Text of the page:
Michael Omidi looks more in depth at new studies of childhood obesity and high blood pressure.

New data suggests that children suffering from obesity are more likely to have a quadrupled risk of high blood pressure than a child at a normal weight.

The study that began in 1986 by Sara E. Watson, MD was presented at the American Heart Association High Blood Pressure Research 2013 Scientific Sessions. Over the years, the study was conducted on over 1,000 healthy children in Indianapolis. Their height, weight and blood pressure were checked twice a year according to Healio.com.

Watson studies enabled researchers to find two-thirds of the test subjects were normal weight. Sixteen percent of the children were obese, while another 16 percent were overweight according to an article in HealthDay News.

Watson’s studies found that six percent of normal weight children have had hypertension, while 26 percent of obese children contract high blood pressure.

As of now the two leading states in percentages of childhood obesity are Kentucky and Mississippi. Eighteen percent of high school students in Kentucky and Mississippi are obese, which is the top of that age group’s national rankings according to a report by Kentucky’s Task Force on Childhood obesity.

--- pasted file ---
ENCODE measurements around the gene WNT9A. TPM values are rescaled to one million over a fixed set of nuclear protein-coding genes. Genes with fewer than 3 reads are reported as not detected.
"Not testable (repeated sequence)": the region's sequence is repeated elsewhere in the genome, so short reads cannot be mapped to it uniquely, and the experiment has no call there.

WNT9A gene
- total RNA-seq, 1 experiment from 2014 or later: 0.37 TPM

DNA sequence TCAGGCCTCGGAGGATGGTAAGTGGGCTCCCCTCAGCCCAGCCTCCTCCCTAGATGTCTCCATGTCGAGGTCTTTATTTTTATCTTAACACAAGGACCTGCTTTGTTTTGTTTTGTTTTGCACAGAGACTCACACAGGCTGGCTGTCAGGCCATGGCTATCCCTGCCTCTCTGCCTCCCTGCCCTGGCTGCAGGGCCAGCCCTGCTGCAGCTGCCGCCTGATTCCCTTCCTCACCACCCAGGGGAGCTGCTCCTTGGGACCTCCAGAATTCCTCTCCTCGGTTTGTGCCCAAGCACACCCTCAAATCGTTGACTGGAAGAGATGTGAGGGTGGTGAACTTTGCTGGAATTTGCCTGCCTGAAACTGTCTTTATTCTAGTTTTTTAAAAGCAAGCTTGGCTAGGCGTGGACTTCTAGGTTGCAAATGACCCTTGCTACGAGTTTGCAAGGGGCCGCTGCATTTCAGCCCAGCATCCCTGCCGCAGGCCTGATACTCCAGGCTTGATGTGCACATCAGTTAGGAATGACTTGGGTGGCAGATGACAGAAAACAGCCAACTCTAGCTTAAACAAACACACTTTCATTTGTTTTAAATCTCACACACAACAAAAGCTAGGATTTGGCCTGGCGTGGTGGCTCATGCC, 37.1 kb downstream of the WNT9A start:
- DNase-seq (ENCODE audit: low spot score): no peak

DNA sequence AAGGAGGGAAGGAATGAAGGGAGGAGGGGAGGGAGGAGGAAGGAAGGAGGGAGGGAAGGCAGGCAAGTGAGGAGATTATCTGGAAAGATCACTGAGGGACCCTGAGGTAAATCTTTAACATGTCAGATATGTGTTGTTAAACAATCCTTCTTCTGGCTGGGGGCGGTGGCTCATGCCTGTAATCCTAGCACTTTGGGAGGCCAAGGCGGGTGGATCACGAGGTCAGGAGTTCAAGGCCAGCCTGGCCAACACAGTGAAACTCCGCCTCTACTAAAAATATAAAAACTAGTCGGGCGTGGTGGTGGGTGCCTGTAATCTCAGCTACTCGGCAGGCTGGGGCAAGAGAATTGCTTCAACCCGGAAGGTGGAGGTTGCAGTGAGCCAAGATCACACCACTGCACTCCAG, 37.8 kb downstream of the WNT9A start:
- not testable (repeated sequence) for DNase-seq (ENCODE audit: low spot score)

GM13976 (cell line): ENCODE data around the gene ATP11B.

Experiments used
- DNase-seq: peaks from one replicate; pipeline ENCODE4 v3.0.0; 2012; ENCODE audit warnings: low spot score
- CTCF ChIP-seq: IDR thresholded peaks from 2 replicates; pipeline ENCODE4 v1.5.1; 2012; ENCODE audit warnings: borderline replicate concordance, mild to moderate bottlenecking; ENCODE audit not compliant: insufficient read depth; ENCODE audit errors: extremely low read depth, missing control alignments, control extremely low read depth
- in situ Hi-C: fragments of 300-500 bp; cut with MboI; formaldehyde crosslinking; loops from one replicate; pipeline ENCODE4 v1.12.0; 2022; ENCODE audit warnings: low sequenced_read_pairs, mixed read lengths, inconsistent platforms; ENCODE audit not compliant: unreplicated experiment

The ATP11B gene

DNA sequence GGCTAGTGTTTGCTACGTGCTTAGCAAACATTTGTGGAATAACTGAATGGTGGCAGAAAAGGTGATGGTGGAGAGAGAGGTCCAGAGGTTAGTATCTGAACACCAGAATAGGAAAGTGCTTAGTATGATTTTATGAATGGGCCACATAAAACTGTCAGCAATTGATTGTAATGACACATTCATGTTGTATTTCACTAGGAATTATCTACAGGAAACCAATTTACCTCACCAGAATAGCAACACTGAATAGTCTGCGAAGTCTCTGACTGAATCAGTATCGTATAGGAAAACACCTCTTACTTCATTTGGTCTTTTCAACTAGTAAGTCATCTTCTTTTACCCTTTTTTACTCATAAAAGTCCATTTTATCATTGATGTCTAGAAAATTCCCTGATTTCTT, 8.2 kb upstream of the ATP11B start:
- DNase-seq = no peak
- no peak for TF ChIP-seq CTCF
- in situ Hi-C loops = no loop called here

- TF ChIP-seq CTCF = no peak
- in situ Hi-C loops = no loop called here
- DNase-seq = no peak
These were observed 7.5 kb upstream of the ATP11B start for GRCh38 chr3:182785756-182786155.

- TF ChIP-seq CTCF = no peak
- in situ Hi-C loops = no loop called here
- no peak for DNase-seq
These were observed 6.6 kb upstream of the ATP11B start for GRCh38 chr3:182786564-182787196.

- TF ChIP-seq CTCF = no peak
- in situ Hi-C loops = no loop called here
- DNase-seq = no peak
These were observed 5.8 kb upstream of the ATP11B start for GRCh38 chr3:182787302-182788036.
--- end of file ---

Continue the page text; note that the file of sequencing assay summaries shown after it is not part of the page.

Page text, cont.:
According to the Trust for America’s Health and the Robert Wood Johnson Foundation that by 2030, even more children are at risk for having childhood obesity and hypertension as adults.

If childhood obesity is left unaddressed, the effects of hypertension could damage the heart and coronary arteries and could lead to a heart attack according to the American Heart Association.

Like Watson, the American Heart Association and other groups, we at Children’s Obesity Fund look to the families and pediatricians of the obese children who are more susceptible of the urgency of the situation. Body Mass Index (BMI) should be regularly used to keep the measurement on these children to help control their weight.

Keeping a close eye to the amount of sodium levels that children are intake could also assist doctors find out the risk in hypertension according to the article in HealthDay News.

“Hypertension is no longer an adult disease,” said senior researcher Gregory Harshfield, director of the Institute of the Georgia Prevention Center at the Medical College of Georgia at Georgia Regents University in Augusta to HealthDay Weekly.

By Michael Omidi

Children Obesity Hypertension

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